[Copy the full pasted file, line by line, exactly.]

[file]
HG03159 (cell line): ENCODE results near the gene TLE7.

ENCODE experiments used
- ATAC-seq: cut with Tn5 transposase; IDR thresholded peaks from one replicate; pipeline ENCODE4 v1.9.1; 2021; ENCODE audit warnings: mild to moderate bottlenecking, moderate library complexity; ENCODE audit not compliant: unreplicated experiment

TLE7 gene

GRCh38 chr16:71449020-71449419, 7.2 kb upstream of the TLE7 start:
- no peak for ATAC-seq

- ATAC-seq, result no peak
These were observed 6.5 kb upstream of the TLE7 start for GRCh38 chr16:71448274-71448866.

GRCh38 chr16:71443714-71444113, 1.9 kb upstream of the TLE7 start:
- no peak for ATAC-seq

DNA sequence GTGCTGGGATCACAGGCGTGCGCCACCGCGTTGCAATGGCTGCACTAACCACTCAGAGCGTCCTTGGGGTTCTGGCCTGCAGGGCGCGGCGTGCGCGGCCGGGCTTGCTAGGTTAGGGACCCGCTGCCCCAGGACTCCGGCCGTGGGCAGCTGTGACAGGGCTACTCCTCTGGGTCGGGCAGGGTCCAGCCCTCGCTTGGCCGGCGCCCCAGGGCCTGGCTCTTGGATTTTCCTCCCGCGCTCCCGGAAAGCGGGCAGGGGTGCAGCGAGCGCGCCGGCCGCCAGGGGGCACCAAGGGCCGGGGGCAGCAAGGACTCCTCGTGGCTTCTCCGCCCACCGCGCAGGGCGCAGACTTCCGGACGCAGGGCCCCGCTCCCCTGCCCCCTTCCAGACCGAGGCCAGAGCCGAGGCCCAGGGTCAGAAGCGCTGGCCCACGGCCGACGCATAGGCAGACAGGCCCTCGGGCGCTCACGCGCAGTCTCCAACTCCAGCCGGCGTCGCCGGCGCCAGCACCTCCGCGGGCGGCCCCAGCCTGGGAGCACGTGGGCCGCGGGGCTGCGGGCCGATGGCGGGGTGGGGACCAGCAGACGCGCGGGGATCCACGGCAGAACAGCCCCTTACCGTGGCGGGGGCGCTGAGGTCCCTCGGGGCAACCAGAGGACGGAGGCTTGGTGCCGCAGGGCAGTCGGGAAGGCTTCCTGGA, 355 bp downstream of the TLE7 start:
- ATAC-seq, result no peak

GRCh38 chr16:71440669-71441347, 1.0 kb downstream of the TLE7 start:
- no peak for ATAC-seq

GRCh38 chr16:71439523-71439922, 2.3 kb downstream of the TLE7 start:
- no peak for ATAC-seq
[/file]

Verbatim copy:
HG03159 (cell line): ENCODE results near the gene TLE7.

ENCODE experiments used
- ATAC-seq: cut with Tn5 transposase; IDR thresholded peaks from one replicate; pipeline ENCODE4 v1.9.1; 2021; ENCODE audit warnings: mild to moderate bottlenecking, moderate library complexity; ENCODE audit not compliant: unreplicated experiment

TLE7 gene

GRCh38 chr16:71449020-71449419, 7.2 kb upstream of the TLE7 start:
- no peak for ATAC-seq

- ATAC-seq, result no peak
These were observed 6.5 kb upstream of the TLE7 start for GRCh38 chr16:71448274-71448866.

GRCh38 chr16:71443714-71444113, 1.9 kb upstream of the TLE7 start:
- no peak for ATAC-seq

DNA sequence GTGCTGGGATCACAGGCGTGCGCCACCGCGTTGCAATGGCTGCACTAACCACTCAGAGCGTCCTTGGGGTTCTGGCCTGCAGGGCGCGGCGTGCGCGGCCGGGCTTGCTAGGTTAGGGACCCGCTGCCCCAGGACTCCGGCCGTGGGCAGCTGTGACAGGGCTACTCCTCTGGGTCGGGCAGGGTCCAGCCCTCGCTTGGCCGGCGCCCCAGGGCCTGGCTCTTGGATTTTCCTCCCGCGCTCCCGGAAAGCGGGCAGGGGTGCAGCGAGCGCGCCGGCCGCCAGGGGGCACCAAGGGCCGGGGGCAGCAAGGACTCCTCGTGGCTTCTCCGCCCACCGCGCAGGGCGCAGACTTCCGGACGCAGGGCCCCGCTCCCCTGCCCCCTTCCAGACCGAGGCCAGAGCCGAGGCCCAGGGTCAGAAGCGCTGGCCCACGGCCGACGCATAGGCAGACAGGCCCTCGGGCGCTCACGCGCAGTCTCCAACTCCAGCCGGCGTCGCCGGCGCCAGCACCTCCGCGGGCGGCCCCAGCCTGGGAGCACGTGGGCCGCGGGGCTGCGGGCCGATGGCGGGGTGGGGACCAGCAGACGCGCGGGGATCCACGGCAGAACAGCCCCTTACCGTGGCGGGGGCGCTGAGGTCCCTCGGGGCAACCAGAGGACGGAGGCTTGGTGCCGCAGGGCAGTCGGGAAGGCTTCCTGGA, 355 bp downstream of the TLE7 start:
- ATAC-seq, result no peak

GRCh38 chr16:71440669-71441347, 1.0 kb downstream of the TLE7 start:
- no peak for ATAC-seq

GRCh38 chr16:71439523-71439922, 2.3 kb downstream of the TLE7 start:
- no peak for ATAC-seq